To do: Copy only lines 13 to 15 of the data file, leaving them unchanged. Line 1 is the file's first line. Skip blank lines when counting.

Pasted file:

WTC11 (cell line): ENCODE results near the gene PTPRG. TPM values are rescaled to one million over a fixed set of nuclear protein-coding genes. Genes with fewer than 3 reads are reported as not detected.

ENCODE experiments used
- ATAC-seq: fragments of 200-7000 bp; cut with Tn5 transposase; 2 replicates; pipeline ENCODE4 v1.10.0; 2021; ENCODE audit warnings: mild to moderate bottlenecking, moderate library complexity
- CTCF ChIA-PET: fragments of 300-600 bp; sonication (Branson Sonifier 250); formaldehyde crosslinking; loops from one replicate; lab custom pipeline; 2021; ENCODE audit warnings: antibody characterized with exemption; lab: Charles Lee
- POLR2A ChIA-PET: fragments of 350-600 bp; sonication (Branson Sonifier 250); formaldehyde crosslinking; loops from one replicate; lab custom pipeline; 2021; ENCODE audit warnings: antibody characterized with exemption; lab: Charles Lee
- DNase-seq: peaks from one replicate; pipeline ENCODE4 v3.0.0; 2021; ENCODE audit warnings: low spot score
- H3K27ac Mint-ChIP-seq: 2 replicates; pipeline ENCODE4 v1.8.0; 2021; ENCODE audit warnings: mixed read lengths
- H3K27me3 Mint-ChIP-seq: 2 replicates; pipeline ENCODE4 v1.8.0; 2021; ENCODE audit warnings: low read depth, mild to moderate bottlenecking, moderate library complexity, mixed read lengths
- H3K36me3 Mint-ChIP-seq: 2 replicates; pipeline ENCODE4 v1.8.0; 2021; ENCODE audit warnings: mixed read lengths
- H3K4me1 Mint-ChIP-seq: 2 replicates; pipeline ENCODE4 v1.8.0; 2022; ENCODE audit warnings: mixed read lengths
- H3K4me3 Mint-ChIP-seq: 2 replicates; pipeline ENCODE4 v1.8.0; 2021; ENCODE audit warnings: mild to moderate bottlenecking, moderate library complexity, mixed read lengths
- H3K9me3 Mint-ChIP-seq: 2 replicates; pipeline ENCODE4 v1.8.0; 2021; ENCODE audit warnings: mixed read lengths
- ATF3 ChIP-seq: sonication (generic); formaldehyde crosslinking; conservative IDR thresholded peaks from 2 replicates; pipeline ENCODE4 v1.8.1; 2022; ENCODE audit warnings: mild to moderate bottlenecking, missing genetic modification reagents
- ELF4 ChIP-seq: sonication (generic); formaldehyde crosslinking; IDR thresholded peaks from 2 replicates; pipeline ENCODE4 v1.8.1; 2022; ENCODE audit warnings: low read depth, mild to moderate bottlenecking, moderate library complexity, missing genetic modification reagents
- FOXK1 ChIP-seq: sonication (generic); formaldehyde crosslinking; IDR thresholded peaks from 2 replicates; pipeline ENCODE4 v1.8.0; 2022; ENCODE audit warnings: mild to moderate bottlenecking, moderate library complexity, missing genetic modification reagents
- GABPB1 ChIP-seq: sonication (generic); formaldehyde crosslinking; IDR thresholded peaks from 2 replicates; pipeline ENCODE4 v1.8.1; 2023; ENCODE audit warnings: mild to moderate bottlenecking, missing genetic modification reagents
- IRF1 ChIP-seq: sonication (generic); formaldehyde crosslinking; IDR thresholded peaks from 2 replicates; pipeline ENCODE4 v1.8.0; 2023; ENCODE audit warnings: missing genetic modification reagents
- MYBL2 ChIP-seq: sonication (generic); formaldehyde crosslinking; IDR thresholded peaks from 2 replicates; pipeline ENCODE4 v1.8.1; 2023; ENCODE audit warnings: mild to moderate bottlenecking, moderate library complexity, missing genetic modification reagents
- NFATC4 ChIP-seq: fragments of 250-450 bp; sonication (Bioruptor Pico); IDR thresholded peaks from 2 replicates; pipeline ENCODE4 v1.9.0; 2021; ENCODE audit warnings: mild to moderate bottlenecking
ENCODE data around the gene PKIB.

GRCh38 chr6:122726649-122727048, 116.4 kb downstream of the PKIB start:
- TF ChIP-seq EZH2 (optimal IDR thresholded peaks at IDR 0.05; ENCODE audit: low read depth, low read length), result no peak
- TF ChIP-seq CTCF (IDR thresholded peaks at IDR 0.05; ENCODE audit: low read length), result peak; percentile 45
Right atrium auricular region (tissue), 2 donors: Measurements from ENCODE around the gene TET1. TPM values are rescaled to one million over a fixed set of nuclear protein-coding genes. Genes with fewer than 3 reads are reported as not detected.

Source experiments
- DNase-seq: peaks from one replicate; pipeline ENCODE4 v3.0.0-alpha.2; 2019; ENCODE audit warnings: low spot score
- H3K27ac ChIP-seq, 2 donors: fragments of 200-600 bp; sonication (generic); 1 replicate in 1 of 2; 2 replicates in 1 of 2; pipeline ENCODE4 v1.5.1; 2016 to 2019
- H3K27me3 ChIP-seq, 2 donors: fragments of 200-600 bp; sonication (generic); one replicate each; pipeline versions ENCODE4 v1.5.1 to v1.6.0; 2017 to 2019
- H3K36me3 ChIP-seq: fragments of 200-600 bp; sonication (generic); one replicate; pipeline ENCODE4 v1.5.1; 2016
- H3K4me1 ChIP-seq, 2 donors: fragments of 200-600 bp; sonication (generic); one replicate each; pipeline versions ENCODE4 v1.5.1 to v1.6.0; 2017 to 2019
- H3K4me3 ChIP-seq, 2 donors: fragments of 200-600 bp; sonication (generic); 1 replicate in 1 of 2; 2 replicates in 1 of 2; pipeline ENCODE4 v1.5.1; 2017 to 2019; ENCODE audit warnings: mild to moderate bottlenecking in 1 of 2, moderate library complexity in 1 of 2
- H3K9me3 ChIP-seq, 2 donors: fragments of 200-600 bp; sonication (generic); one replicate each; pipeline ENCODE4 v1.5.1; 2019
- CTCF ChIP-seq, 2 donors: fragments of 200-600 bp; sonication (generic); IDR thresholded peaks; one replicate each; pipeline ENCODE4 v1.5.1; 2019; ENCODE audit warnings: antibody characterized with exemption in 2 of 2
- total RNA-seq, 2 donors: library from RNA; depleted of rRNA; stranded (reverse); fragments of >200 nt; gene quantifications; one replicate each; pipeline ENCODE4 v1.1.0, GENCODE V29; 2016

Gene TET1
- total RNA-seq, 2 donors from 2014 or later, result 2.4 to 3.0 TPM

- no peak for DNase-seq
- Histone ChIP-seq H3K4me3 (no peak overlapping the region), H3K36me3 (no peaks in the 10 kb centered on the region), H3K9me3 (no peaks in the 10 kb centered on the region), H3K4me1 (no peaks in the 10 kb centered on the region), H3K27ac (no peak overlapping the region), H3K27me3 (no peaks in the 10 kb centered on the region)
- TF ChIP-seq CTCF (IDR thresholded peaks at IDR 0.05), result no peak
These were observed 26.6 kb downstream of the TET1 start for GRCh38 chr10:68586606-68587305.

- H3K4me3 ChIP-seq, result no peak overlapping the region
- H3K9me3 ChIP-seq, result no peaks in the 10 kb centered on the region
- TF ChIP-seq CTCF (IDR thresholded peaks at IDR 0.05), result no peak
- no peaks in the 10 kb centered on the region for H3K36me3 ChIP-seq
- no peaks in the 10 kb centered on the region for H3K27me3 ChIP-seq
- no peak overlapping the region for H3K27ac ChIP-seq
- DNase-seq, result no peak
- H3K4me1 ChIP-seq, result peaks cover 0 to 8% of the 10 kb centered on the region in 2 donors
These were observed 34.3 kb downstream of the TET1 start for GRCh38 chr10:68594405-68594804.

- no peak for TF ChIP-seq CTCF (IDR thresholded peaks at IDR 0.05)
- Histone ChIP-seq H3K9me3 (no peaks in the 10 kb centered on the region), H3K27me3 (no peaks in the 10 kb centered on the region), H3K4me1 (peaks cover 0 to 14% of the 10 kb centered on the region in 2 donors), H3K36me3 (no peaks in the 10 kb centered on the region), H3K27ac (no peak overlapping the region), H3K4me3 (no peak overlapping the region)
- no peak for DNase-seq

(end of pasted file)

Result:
- ATF3 ChIP-seq: sonication (generic); formaldehyde crosslinking; conservative IDR thresholded peaks from 2 replicates; pipeline ENCODE4 v1.8.1; 2022; ENCODE audit warnings: mild to moderate bottlenecking, missing genetic modification reagents
- ELF4 ChIP-seq: sonication (generic); formaldehyde crosslinking; IDR thresholded peaks from 2 replicates; pipeline ENCODE4 v1.8.1; 2022; ENCODE audit warnings: low read depth, mild to moderate bottlenecking, moderate library complexity, missing genetic modification reagents
- FOXK1 ChIP-seq: sonication (generic); formaldehyde crosslinking; IDR thresholded peaks from 2 replicates; pipeline ENCODE4 v1.8.0; 2022; ENCODE audit warnings: mild to moderate bottlenecking, moderate library complexity, missing genetic modification reagents